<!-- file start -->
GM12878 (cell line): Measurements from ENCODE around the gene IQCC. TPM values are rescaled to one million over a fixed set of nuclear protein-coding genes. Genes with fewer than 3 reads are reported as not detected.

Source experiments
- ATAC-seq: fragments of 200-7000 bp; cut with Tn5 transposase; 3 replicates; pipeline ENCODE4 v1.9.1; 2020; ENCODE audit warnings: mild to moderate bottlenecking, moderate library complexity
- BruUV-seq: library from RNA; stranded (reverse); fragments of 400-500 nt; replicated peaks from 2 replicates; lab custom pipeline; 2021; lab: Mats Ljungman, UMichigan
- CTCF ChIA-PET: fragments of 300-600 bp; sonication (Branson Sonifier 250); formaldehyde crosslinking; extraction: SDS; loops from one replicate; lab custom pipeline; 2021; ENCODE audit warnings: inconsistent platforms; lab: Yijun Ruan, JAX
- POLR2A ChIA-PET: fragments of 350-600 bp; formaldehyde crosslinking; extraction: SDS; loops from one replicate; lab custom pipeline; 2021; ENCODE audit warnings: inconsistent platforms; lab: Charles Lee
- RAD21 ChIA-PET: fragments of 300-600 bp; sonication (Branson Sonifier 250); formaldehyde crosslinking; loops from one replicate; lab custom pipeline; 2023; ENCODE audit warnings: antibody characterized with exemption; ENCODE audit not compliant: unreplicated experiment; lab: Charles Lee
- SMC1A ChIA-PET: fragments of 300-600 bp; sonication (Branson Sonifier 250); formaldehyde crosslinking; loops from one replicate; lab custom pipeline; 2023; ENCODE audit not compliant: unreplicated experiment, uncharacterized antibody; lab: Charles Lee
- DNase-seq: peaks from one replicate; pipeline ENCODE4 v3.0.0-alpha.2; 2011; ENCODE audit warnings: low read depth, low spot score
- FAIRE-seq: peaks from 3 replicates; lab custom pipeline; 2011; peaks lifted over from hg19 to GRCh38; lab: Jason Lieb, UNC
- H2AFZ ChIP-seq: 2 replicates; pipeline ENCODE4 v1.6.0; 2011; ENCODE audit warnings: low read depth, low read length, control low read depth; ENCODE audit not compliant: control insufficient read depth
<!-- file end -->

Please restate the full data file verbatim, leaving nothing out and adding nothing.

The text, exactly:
GM12878 (cell line): Measurements from ENCODE around the gene IQCC. TPM values are rescaled to one million over a fixed set of nuclear protein-coding genes. Genes with fewer than 3 reads are reported as not detected.

Source experiments
- ATAC-seq: fragments of 200-7000 bp; cut with Tn5 transposase; 3 replicates; pipeline ENCODE4 v1.9.1; 2020; ENCODE audit warnings: mild to moderate bottlenecking, moderate library complexity
- BruUV-seq: library from RNA; stranded (reverse); fragments of 400-500 nt; replicated peaks from 2 replicates; lab custom pipeline; 2021; lab: Mats Ljungman, UMichigan
- CTCF ChIA-PET: fragments of 300-600 bp; sonication (Branson Sonifier 250); formaldehyde crosslinking; extraction: SDS; loops from one replicate; lab custom pipeline; 2021; ENCODE audit warnings: inconsistent platforms; lab: Yijun Ruan, JAX
- POLR2A ChIA-PET: fragments of 350-600 bp; formaldehyde crosslinking; extraction: SDS; loops from one replicate; lab custom pipeline; 2021; ENCODE audit warnings: inconsistent platforms; lab: Charles Lee
- RAD21 ChIA-PET: fragments of 300-600 bp; sonication (Branson Sonifier 250); formaldehyde crosslinking; loops from one replicate; lab custom pipeline; 2023; ENCODE audit warnings: antibody characterized with exemption; ENCODE audit not compliant: unreplicated experiment; lab: Charles Lee
- SMC1A ChIA-PET: fragments of 300-600 bp; sonication (Branson Sonifier 250); formaldehyde crosslinking; loops from one replicate; lab custom pipeline; 2023; ENCODE audit not compliant: unreplicated experiment, uncharacterized antibody; lab: Charles Lee
- DNase-seq: peaks from one replicate; pipeline ENCODE4 v3.0.0-alpha.2; 2011; ENCODE audit warnings: low read depth, low spot score
- FAIRE-seq: peaks from 3 replicates; lab custom pipeline; 2011; peaks lifted over from hg19 to GRCh38; lab: Jason Lieb, UNC
- H2AFZ ChIP-seq: 2 replicates; pipeline ENCODE4 v1.6.0; 2011; ENCODE audit warnings: low read depth, low read length, control low read depth; ENCODE audit not compliant: control insufficient read depth